Services on Demand
- Cited by SciELO
- Access statistics
Print version ISSN 1517-8382
Braz. J. Microbiol. vol.42 no.4 São Paulo Oct./Dec. 2011
Trentin D.S.I,II; Gorziza D. F.I; Abraham W.R.III; Antunes A.L.S.II; Lerner C.IV; Mothes B.IV; Termignoni C.I,V; Macedo A.J.I,II,*
ICentro de Biotecnologia do Estado do Rio Grande do Sul, Universidade Federal do Rio Grande do Sul, Porto Alegre, RS, Brasil
IIFaculdade de Farmácia, Universidade Federal do Rio Grande do Sul, Porto Alegre, RS, Brasil
IIIHelmholtz Centre for Infection Research, Chemical Microbiology, Braunschweig, Germany
IVFundação Zoobotânica do Rio Grande do Sul, Museu de Ciências Naturais, Porto Alegre, RS, Brasil
VDepartamento de Bioquímica, Universidade Federal do Rio Grande do Sul, Porto Alegre, RS, Brasil
We report the antibiofilm activity by the sponge-associated bacterium Cobetia marina upon Staphylococcus epidermidis clinical isolates obtained from central venous catheters. Antibiofilm activity/antimicrobial susceptibility correlation might predict the action of the metabolite(s) upon Staphylococcus epidermidis in the clinic, making it a possible adjuvant in therapies against biofilm-associated infections.
Key words: biofilms, antibiofilm activity, Staphylococcus epidermidis, Cobetia marina, Darwinella sp.
Medical device-related infections represent a serious clinical problem, since the majority of hospital patients undergo procedures for the insertion of foreign devices. Indeed, staphylococcal implant-related infections are the prototype of a biofilm infection and coagulase-negative staphylococci, mainly Staphylococcus epidermidis, predominate as the agent of these biomedical infections (11, 12). Once the biofilm is established, therapeutic options become limited due to difficulties with the perfusion of antimicrobial agents into biofilm and to the metabolic latent state of bacteria in the biofilm lifestyle. Thus, interference with cell-cell signaling by modulating quorum sensing (QS) to prevent biofilm formation might be an attractive strategy to treat these infections. In this alternative approach, which does not interfere with bacterial growth, the switching off of virulence expression and attenuation of the pathogen make microorganisms more susceptible to antimicrobials and to the immune system (9). The potential advantages of antivirulence therapies include the large number of bacterial functions that can be inhibited, the preservation of normal human microbiota and the reduction in selective pressure that may result in decreased resistance (4).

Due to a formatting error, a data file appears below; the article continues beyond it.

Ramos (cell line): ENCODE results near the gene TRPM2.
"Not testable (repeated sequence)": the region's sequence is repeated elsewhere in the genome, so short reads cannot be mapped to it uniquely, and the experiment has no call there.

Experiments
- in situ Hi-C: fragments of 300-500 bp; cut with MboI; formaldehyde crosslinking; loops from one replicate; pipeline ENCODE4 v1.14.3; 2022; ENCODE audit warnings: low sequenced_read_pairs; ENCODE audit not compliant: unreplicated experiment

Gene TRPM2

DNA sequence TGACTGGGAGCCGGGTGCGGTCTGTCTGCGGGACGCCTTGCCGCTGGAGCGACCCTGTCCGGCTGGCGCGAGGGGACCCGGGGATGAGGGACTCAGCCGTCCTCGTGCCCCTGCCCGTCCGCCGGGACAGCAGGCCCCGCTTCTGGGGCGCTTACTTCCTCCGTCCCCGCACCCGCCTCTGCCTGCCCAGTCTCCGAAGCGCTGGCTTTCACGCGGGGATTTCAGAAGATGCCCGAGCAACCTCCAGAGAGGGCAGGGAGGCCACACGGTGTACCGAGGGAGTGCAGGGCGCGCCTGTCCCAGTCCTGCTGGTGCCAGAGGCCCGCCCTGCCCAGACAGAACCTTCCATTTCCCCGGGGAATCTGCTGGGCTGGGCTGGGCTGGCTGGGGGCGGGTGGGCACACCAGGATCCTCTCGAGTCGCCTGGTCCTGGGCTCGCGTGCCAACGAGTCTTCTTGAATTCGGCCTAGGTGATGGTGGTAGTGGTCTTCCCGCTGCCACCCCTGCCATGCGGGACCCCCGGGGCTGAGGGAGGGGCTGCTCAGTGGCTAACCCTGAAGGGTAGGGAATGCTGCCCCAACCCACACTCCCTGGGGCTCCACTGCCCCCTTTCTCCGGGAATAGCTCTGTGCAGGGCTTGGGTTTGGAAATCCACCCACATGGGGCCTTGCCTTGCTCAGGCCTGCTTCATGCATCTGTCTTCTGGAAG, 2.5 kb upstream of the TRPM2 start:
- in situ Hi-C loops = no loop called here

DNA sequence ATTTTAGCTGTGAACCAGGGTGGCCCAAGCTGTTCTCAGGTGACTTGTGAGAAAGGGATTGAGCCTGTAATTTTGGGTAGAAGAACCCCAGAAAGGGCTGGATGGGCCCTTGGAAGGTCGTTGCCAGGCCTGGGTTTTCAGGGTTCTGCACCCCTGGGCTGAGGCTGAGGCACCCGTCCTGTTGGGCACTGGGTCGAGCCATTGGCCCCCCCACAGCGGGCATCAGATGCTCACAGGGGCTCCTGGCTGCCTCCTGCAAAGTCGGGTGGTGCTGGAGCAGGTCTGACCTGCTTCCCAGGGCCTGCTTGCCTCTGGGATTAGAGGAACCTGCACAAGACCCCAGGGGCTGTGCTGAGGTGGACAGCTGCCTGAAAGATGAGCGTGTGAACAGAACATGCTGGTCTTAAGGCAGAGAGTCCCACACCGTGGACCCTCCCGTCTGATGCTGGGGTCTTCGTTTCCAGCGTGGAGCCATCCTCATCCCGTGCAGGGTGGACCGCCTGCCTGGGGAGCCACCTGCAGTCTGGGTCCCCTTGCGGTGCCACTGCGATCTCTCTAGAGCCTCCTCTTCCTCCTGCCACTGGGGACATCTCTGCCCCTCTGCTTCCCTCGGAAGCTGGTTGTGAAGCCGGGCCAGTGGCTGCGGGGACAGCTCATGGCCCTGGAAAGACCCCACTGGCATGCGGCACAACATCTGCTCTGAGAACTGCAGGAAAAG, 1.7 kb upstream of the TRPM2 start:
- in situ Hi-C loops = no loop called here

Marine sponges are reservoirs of microorganisms and their survival in this particular environment resulted in the ability to produce unique compounds as a manner of combating enemies (16), an ability which we wanted to exploit in order to target pathogenic biofilms. To our knowledge this is the first report on the production of culture filtrate obtained from the marine Gram-negative bacterium Cobetia marina, which interferes significantly in S. epidermidis biofilm formation.
Marine sponge sampling, metabolite(s) production and bacterial strains
Marine sponges were collected in the Ilha do Arvoredo nature reserve, Santa Catarina, Brazil (27ºS 16' 42.4"/48ºW 22' 30.8") in November 2007. A sponge fragment was deposited in the Porifera Collection of the Museu de Ciências Naturais, Fundação Zoobotânica do Rio Grande do Sul, Brazil, referenced as MCNPOR 7831. The bacterium strain 224 (FN677754), identified as Cobetia sp. by 16S rRNA gene analysis as described elsewhere (1), presents 99.6% sequence similarity to Cobetia marina and was associated with the marine sponge Darwinella sp. Up to now, the only activity related with the genus Cobetia is its biosurfactant effect upon hydrocarbons (13). It was isolated on agar plates (NaCl 24 g L-1, MgCl2.6H2O 11 g L‑1, yeast extract 1 g L-1, peptone 1 g L-1 and agar 20 g L-1) and selected to provide an antibiofilm culture filtrate. The culture medium for metabolites production consisted of yeast extract 4.5 g L‑1, dextrin 50 g L-1, peptone 2 g L-1, NaCl 24 g L-1 and MgCl2.6H2O 11 g L-1, resulting in a pH of 5.6, and was incubated in flask at 150 rpm and 28 ºC for 96 h. After centrifugation, the supernatant was filtered, giving a culture filtrate named 224CF (84.0 mg mL-1) that was used in our assays.